The Future of Mobile Engagement Is All About Social

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Remember the days we used to chat or flirt with someone on MIRC? ICQ? AOL? With all of the different chat apps on the market these days, it feels like 1996 all over again. People now spend over 80 percent of their mobile time on apps, and a big piece of it is social apps.

Some would say that 2015 was the year of mobile messaging and dating. However, I predict that we are only witnessing the first steps of the new social revolution. In 2016 and beyond, we are going see an eruption of the messaging industry as we have never seen before. Sayings like: “Yeah, we met on Bumble” or “I only use Tinder when I travel” will become even more common. We are going to see even more and more messaging, dating and social apps.

We already know that a lot of big companies investing a lot of money on acquisitions and investments in this mobile social sphere. Apps from WhatsApp to Tango alongside Grindr and Tinder are getting big bucks for their businesses.

And, it’s clear that this trend is global.

At the moment, the one who is leading the pack with over 500 million monthly active users, almost all in China, is WeChat. WeChat takes it to next level by offering over different 20 non-core services within the messaging app itself—from ordering a cab, sending money, playing a game with a friend or booking a restaurant. In order to catch up to WeChat, apps like Line in Japan and Kik in the US are aiming to add new features but that will take a long time and many resources to close those deals and integrate them in the native experience.

Facebook, another major leader in the industry, is taking a different angle than WeChat by opening their platforms for developers to develop on top of their API and allowing publishers to distribute their content in a way that is independent from Facebook’s core ad business. In addition, Facebook’s Messenger platform is now separated from the social network and spun off into a separate app. To emphasize the importance of messaging, Mark Zuckerberg weighed in at a public Q&A in November 2014 saying, “Messaging is one of the few things that people do more than social networking.”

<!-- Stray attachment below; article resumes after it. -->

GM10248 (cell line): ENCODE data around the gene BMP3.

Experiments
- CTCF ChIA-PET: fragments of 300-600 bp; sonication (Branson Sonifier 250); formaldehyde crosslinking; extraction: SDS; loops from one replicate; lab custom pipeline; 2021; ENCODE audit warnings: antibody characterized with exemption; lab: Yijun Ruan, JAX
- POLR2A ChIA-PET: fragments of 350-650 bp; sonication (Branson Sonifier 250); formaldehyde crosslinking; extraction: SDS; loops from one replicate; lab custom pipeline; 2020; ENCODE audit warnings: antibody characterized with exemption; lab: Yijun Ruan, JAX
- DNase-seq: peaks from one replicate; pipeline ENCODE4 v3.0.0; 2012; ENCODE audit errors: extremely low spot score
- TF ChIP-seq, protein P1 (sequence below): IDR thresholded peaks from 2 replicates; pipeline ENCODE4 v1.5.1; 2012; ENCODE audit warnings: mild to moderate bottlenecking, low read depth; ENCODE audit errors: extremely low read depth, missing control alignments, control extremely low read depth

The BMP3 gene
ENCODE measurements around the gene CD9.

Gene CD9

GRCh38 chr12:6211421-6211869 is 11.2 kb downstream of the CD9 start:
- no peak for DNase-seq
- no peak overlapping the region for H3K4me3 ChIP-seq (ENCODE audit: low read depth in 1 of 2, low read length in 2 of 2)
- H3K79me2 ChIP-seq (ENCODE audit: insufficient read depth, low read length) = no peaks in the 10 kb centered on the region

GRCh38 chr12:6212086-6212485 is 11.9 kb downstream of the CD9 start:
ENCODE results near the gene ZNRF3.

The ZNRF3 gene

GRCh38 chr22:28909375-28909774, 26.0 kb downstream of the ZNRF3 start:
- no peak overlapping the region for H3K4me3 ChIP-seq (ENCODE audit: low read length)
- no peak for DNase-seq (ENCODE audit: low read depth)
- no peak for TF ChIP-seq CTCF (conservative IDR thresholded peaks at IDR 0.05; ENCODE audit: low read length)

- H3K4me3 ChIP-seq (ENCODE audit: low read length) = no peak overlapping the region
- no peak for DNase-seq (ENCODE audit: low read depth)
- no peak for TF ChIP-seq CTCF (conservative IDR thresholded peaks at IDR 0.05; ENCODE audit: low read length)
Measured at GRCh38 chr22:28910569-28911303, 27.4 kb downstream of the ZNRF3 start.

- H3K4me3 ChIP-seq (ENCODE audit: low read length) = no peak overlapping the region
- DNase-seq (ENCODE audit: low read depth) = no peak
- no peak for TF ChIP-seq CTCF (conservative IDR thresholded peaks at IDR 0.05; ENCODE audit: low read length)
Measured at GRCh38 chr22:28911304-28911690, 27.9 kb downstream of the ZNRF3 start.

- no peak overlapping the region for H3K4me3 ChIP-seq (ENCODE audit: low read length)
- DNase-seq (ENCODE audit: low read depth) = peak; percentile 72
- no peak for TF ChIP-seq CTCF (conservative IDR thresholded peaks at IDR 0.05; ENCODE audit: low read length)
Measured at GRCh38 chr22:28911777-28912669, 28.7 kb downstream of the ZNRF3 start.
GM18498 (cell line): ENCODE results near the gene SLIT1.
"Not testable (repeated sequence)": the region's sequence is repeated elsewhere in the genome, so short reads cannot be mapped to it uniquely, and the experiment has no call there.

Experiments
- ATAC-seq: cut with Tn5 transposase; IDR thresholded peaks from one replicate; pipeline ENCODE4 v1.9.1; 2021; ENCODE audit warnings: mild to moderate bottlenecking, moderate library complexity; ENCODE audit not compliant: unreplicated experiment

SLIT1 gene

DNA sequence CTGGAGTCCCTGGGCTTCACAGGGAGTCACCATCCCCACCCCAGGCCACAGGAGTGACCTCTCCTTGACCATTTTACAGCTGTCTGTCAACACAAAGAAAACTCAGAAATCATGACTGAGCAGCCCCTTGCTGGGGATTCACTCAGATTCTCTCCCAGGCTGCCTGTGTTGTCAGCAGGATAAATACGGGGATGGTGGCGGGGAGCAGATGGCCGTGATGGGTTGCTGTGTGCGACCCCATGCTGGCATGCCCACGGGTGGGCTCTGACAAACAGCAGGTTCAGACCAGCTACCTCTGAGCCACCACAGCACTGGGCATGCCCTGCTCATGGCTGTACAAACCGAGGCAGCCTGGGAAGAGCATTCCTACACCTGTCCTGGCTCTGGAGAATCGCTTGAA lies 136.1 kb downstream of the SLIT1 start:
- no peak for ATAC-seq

Even enterprise messaging platform Slack is diversifying its chat business buy building out a “Bots” API (apps within apps) for app developers to build on its collaborative platform.

And what about Google? According to The Wall Street Journal, Google is working on a chat platform, though it is still not certain whether it is going to be part of Google Hangouts or a standalone chat.

In some countries, social messaging apps are literally changing the game, some in a way that was not imagined before. For example, in Brazil a judge decided to close WhatsApp for 48 hours. Overnight, 5 million users joined WhatsApp competitor Telegram in Brazil in order to keep chatting.

In an era that most companies are trying to solve the issue of user retention, growth and monetization, social apps are finding new ways to engage their users and expand on their core offerings in ways that actually enhance the user experience. One of the main advantages that social apps have is the vast amounts of specific, personal data they receive from their users.

This makes it easier for social apps to integrate more and more services because they know what their users want. This encourages users to stay in the app and complete actions from other apps like Uber, YouTube, or Spotify without ever needing to leave the original app. This creates higher engagement and retains the users in a much more effective way. This is also a potential native, non-ad monetization source for publishers.

Mobile social apps may sounds like the Holy Grail, but all of this is not worth much if not for data and personalized experiences. Data is the key to understanding your users and allows publishers to provide a native, flawless experience that encourages users spend more time and money within your app. But, simply having the data is not enough; knowing what to do with it is the key to beating your competition.

Yinon Horwitz is the director of business development at StartApp, a mobile marketing platform.

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